Tuesday, August 9, 2011

No $#!+, Sherlock. - Comic Book Rehab Dime Novel, Issue #1

When people talk of adapting and updating Sherlock Holmes, they're really talking about the films. Whenever you see a new Holmes film with Watson and Lestrade left in the dust, that's not Conan  Doyle, that's Rathbone and Bruce. Curiously, the only time the 'canon' was ever faithfully adapted was when the late Jeremy Brett played Holmes in the !980's and early 90's in a series for British television that found its audience here in the USA on MYSTERY!. That's the exception.

Never mind exceptions, let's talk PERCEPTIONS. The new series of Sherlock Holmes adaptations is based on that. The new films with Robert Downey Jr. are taking their cues from Billy Wilder's "The Private Life Of Sherlock Holmes" by completely embracing the 'friends of Giuliano' rumors. Kingsley Amis, in his essay "Unreal Policemen", wrote that the magnifying glass and the dozen roses belong to two different worlds. Sherlock Holmes with a girlfriend gets in the way of solving the puzzle, so he has no girlfriend, but as a consequence, his "buddy" becomes more than his creator imagined. People read too much, don't they? The character and the stories were popular enough to inspire a cottage industry of imitators - all following the same approach, all stuck with alleged 'bachelors-in-the-closet' in thinly-realized worlds of their own, and the rise of the 'hard-boiled' school becomes its opposite number, with strong emphasis on the "one girlfriend a book" rule that Ian Fleming established in the Bond novels. That doesn't mean no fan hasn't tried to dig further than the surface...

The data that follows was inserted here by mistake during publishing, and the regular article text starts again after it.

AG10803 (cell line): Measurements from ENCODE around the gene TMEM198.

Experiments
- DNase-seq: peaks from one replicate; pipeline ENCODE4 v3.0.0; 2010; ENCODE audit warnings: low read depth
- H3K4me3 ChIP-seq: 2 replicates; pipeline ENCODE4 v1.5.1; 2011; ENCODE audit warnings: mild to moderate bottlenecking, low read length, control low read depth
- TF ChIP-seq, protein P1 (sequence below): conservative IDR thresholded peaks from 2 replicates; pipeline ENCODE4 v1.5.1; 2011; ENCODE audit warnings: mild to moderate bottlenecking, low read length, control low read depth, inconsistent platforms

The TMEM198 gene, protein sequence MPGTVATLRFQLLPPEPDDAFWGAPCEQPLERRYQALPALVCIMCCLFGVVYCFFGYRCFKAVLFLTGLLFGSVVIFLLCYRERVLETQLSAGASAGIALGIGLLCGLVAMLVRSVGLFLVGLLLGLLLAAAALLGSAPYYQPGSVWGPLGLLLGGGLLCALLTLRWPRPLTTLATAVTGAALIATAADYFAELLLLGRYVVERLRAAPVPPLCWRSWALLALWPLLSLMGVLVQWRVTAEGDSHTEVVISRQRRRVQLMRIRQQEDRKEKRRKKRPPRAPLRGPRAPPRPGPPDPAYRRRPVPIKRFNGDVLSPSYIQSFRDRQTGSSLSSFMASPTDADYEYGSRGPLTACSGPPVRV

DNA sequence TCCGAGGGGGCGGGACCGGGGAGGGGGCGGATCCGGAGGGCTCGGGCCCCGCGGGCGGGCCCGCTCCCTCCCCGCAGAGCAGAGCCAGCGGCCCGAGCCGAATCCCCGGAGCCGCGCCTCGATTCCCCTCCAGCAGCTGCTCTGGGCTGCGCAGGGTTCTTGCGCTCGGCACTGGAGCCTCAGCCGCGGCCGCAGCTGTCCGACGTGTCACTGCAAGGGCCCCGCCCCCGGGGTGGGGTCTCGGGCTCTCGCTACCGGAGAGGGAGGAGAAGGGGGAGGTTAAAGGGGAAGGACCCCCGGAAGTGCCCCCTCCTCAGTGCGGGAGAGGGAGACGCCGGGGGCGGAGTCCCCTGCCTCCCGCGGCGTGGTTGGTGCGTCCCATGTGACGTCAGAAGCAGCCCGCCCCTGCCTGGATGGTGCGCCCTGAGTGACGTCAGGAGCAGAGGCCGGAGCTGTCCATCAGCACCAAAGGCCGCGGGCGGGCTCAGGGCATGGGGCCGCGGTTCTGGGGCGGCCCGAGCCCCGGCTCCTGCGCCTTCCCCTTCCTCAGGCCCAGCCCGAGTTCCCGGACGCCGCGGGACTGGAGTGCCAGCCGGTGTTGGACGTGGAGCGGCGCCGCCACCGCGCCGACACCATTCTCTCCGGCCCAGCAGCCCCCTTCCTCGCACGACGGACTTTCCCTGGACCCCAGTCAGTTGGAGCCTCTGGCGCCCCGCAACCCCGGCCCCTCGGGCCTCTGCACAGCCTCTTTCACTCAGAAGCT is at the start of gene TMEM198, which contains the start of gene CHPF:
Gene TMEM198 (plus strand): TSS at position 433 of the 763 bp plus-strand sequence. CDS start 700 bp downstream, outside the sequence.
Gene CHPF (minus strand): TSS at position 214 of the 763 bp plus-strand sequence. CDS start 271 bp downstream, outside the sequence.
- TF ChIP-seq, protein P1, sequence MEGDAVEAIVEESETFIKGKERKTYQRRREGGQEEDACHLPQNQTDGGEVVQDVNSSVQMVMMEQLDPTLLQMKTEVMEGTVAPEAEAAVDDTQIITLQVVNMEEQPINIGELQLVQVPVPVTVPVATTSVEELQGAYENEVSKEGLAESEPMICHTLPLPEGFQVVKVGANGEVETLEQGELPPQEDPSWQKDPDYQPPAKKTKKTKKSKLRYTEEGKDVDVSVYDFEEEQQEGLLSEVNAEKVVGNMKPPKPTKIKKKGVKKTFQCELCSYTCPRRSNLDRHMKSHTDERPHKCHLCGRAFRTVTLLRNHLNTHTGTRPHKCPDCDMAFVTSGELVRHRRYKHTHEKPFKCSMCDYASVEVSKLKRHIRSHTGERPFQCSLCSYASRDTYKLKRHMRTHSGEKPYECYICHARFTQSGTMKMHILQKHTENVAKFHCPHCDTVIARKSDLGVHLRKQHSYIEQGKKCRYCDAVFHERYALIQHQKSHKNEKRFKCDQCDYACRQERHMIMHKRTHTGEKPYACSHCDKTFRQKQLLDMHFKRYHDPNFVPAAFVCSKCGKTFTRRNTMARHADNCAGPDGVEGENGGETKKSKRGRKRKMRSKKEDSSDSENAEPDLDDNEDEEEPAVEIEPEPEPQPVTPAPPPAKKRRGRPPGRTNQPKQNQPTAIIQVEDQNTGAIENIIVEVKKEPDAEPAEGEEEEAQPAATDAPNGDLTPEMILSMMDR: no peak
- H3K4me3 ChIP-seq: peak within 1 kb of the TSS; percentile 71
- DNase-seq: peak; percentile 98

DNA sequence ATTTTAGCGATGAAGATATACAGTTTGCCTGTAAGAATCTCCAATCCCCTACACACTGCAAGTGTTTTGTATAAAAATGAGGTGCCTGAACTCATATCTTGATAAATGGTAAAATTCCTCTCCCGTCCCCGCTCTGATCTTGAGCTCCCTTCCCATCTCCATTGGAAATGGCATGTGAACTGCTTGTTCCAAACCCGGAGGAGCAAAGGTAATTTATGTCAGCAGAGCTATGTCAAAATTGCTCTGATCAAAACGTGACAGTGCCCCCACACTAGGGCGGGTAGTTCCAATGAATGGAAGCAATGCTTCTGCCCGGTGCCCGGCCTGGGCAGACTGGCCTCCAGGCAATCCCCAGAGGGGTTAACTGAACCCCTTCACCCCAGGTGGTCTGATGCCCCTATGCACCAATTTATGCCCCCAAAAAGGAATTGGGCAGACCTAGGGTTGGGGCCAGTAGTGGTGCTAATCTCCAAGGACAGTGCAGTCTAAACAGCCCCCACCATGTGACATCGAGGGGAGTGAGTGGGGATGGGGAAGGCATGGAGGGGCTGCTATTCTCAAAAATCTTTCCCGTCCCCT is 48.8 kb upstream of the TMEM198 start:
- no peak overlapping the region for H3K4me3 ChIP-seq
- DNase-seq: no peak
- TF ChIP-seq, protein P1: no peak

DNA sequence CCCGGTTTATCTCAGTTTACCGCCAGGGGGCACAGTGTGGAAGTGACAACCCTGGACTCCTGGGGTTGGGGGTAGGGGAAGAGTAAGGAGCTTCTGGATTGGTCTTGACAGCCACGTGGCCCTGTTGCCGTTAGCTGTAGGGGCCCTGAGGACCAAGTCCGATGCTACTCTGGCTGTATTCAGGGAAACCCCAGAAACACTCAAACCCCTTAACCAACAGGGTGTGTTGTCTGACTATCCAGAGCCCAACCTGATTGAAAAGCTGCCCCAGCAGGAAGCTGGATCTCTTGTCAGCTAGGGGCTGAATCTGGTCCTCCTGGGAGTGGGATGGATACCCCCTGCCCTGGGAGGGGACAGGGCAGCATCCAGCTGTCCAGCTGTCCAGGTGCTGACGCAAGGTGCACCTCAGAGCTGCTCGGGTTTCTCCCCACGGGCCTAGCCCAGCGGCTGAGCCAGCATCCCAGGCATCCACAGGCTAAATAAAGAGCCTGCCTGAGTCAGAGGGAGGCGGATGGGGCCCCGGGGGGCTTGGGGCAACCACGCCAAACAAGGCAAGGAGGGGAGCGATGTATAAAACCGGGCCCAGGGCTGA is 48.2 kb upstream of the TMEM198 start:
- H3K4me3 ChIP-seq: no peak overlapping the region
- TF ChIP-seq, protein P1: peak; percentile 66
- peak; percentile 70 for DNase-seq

Back to Holmes. The new Sherlock series with Cumberbatch (which really sounds like something you have to look for in the supermarket aisle) is not bad, even if it borrows heavily from Doctor Who - both have the hero/villain showdowns - and the use of the internet and smartphones seems forced (Holmes relied a lot more on logical inferences than that showy parlour trickof deducing a man's profile his hat, but the use of maps is acurrate). The first adventure really got rolling with the final confrontation, the second was a little too Fu Manchu-y, and I have not seen the last, in which Moriarty is revealed to be a nondescript guy in a suit with a smug smirk. Ooo, those nondescript baddies...

To be continued... (really? yeah. I'm gonna find the thrid story. Hold your breath) ;)

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